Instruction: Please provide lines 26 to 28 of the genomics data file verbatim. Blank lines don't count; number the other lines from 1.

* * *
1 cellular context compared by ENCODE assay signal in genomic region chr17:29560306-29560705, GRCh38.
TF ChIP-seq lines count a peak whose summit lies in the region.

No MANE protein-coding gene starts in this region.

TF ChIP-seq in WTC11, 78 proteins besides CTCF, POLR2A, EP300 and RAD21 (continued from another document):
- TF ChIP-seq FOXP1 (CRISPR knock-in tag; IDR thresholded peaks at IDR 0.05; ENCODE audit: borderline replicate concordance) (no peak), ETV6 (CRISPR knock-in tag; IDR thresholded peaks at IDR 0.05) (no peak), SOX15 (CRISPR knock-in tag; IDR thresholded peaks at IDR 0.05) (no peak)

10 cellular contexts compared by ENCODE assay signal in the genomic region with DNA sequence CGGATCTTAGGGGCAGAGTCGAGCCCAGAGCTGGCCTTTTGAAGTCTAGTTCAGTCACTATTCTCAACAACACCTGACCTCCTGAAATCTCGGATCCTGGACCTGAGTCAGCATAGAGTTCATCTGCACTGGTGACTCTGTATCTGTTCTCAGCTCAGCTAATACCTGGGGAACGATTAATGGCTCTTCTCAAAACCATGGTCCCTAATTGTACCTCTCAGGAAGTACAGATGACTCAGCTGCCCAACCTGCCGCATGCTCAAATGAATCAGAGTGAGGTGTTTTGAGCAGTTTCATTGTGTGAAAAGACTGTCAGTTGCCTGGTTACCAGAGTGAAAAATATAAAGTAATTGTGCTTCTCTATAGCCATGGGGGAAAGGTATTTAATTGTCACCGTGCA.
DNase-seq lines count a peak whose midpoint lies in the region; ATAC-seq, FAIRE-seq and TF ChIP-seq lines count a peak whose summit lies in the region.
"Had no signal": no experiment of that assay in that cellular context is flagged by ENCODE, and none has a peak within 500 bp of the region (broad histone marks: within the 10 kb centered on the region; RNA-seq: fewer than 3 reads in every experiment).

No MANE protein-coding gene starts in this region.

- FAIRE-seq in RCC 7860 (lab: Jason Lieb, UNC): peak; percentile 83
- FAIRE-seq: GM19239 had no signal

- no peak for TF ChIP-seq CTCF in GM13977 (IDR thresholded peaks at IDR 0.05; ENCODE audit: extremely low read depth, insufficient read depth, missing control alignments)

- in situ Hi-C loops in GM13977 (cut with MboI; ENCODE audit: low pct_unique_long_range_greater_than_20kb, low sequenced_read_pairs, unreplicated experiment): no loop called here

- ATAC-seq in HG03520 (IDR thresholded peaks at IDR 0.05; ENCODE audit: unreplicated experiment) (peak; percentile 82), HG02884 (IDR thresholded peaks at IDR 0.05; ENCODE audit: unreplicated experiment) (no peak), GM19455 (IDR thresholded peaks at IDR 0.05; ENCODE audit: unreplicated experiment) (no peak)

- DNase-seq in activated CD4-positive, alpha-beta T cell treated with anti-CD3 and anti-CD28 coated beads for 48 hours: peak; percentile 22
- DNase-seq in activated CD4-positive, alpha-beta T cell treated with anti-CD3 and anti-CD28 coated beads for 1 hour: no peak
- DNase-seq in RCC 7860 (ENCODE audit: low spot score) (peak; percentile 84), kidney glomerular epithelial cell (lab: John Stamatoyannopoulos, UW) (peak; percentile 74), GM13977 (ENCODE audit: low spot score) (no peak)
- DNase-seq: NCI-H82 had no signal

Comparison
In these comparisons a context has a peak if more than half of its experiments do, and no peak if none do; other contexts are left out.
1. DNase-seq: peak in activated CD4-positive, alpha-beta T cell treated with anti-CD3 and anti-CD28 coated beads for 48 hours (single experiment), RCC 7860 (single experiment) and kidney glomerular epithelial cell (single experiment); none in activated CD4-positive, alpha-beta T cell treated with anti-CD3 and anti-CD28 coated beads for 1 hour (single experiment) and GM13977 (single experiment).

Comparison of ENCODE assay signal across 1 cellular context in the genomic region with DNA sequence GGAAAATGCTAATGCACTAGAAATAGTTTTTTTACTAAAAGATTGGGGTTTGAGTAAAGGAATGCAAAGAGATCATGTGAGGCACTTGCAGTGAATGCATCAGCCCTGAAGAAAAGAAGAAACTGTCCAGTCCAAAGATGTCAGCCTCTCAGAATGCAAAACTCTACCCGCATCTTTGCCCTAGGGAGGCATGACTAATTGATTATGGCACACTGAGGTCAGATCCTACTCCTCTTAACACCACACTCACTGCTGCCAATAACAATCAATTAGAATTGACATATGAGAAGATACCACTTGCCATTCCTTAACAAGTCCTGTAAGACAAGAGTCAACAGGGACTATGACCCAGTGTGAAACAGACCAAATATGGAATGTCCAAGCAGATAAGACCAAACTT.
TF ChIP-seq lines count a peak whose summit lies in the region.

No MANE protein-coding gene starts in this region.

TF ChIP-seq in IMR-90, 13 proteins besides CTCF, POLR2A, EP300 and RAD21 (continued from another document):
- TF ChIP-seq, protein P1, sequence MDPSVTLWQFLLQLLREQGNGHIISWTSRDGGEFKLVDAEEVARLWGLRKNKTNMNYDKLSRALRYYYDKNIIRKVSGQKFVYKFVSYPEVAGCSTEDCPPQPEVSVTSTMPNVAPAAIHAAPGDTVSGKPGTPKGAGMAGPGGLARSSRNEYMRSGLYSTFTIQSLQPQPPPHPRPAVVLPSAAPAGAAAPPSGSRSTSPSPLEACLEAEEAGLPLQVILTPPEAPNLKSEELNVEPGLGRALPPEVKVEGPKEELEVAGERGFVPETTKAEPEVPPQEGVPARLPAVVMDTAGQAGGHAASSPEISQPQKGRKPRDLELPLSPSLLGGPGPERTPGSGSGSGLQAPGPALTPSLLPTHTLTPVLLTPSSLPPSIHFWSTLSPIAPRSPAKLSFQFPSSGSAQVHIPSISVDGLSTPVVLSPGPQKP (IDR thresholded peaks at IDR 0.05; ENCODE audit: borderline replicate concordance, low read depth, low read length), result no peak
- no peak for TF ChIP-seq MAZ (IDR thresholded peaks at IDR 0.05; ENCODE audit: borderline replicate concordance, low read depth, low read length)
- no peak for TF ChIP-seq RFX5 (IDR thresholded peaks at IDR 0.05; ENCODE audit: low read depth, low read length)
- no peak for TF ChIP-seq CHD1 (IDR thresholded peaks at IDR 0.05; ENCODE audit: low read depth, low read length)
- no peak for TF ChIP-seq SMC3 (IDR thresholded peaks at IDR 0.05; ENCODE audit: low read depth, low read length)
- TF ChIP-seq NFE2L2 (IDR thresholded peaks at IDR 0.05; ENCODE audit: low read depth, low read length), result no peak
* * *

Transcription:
- TF ChIP-seq, protein P1, sequence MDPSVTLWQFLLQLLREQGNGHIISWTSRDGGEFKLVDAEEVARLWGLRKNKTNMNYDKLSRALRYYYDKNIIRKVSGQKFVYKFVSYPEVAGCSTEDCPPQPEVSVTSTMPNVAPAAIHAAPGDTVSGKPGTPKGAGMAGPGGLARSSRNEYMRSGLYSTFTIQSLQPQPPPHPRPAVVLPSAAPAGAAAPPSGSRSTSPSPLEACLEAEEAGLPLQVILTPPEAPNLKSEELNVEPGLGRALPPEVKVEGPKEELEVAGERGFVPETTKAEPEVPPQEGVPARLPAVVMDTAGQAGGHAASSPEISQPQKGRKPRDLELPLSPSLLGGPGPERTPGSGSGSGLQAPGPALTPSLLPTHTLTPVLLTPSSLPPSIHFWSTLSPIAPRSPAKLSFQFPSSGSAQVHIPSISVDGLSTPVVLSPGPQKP (IDR thresholded peaks at IDR 0.05; ENCODE audit: borderline replicate concordance, low read depth, low read length), result no peak
- no peak for TF ChIP-seq MAZ (IDR thresholded peaks at IDR 0.05; ENCODE audit: borderline replicate concordance, low read depth, low read length)
- no peak for TF ChIP-seq RFX5 (IDR thresholded peaks at IDR 0.05; ENCODE audit: low read depth, low read length)